You’ve heard of Linux, and you may have even experimented with it. But is it smart to make the move to open source in your business, especially if you have a small or non-existent IT staff?
Linux is a freely distributed operating system that runs on a number of hardware platforms, including PCs and Macs. While it might be harder to kick-start an open source IT implementation, it may pay off in lower software and hardware acquisition costs. But will it work for you?
The decision isn’t always a Linux-versus-Microsoft issue, says Jamie Moore, president of Quinte Computer Systems Ltd. in Belleville, Ont., which develops and supports software that runs on Linux. Do you want to pay extensive licensing fees for software from a proprietary vendor, or do you want to pay for the configuration and maintenance of an open source offering?
While you can download open source software for free (or a nominal charge), you’ll still have to pay for ongoing support and maintenance. However, you could also save money on hardware, since Linux doesn’t require the use of high-end servers.
Because of the integration and skills required, the total cost of ownership often nets out to be the same as a Windows environment, says Mika Krammer, research vice-president with Gartner Group.
If you’re going to experiment with Linux, she says, make sure you know what the downstream impact is going to be on data and integration. Don’t jump into it thinking it’s a low-cost alternative to Microsoft Windows, because the migration itself isn’t always low-cost. And make sure you have the right skills to support and maintain an open source offering.
Other than online forums or message boards, there isn’t always a go-to person or organization you can turn to, says Moore. “You can’t really guarantee there’s always going to be a solution to support queries,” Moore says.
From a support perspective, your system integrator or reseller may not have the experience required to help you take advantage of your investment in Linux, says Krammer. Make sure your IT advisor is experienced in this area and can help you with the selection and implementation process. And be cautious of the vendors you do business with — follow up on references and make sure they have a track record.
If you’re dealing with a commercial Linux offering from a mainstream vendor like Novell, you can expect the same levels of support as with a proprietary offering, says Warren Shiau, lead IT analyst with The Strategic Counsel .
So what should you consider with a non-commercial open source offering? Find out how much vendor support is behind that particular project, he says. How much online documentation and collaboration is available? How mature is the project? If it’s still in the development phase, what are the timelines behind project delivery? How available are management and administrative tools? If you will have to build those out or rely on other projects to build those for you, then the cost of managing your IT infrastructure will likely go up.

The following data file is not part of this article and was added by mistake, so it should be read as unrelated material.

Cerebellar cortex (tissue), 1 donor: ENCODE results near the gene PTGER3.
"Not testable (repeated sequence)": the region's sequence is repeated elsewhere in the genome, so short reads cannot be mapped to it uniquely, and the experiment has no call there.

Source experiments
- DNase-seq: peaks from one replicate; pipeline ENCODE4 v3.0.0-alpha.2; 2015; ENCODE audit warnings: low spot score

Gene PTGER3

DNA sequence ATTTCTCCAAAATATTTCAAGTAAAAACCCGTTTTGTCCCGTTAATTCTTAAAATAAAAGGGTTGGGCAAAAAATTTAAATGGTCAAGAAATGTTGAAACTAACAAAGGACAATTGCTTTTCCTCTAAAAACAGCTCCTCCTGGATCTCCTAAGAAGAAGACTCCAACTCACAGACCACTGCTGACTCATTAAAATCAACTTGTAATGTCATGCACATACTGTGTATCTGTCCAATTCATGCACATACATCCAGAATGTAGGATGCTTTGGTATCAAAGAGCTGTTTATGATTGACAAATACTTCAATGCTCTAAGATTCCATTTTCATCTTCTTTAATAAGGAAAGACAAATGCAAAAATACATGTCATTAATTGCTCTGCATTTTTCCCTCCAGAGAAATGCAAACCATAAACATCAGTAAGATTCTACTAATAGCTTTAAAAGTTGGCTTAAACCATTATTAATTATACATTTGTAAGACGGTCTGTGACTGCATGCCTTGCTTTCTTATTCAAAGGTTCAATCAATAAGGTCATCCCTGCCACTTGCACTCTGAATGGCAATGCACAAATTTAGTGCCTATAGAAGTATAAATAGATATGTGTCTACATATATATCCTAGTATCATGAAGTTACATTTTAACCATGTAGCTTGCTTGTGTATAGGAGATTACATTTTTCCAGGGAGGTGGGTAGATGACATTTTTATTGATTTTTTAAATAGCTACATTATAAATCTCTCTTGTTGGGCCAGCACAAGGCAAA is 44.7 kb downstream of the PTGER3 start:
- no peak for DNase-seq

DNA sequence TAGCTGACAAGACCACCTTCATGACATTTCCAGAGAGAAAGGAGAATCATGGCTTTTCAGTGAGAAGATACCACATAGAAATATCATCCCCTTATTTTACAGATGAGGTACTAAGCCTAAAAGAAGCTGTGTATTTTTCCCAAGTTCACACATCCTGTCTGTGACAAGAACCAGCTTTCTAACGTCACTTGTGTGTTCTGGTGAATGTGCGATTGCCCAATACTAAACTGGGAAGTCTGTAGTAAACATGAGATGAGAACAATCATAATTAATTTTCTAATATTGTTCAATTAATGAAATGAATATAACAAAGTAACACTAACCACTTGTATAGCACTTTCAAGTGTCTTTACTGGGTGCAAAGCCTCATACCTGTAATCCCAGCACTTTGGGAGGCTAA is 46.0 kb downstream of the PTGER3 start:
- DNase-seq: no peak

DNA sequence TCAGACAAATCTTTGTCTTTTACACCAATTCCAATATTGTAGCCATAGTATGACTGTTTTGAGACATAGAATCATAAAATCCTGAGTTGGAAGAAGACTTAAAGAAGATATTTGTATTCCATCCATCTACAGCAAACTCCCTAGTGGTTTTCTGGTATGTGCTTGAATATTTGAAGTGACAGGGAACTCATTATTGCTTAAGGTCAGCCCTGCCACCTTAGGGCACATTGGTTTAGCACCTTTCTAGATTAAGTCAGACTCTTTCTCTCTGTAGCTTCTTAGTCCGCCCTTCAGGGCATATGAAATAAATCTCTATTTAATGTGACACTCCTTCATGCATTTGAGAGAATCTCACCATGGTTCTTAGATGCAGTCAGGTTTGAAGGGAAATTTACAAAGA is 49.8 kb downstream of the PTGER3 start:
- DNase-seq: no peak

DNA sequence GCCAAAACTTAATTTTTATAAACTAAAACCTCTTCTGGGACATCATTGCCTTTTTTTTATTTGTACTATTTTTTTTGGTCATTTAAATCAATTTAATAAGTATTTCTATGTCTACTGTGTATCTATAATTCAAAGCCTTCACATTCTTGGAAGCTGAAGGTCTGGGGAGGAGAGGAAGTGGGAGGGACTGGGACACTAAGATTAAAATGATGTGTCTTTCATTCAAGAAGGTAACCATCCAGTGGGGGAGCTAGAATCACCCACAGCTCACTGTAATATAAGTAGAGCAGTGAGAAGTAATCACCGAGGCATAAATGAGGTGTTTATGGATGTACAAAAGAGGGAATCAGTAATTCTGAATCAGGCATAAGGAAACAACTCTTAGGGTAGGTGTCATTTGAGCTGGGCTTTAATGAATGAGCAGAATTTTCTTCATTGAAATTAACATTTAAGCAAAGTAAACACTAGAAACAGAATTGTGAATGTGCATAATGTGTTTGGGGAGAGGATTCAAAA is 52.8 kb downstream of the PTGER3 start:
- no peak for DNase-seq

After asking yourself all these questions, you may wonder why you should bother with open source, even if you can save a few dollars. But there are benefits to consider, other than cost.
Open source gives you the opportunity to try before you buy, says Moore. There are many 30-day software trials out there, but 30 days often isn’t enough time to get a true test of the software. And some say open source is more secure than Microsoft Windows, because there are fewer viruses targeting it, though this point is much debated among industry insiders.
Krammer says it may not prudent to go all the way with Linux because there isn’t enough mainstream technology out there. Instead, she suggests you work it into a hybrid environment. Focus on non-core processes on the back end (such as mail servers) instead of on the desktop, which won’t be ready for prime time for at least two years, she says. Microsoft is also coming out with an operating system upgrade next year, called Vista, which may take some of the focus off Linux.
But it’s important to grow more comfortable working in a heterogeneous environment, says Krammer. “We encourage SMBs to experiment with it, just so they can get some familiarity and skills with the technology,” Krammer says. Open source is out there, it’s not going away, and it’s another possible option for you.
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